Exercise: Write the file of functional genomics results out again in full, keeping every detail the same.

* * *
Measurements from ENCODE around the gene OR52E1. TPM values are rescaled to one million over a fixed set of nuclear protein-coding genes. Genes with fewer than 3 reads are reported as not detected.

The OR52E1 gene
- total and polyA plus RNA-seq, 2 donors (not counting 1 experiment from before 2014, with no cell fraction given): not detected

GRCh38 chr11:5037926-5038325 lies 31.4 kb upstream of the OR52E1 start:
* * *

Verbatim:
Measurements from ENCODE around the gene OR52E1. TPM values are rescaled to one million over a fixed set of nuclear protein-coding genes. Genes with fewer than 3 reads are reported as not detected.

The OR52E1 gene
- total and polyA plus RNA-seq, 2 donors (not counting 1 experiment from before 2014, with no cell fraction given): not detected

GRCh38 chr11:5037926-5038325 lies 31.4 kb upstream of the OR52E1 start: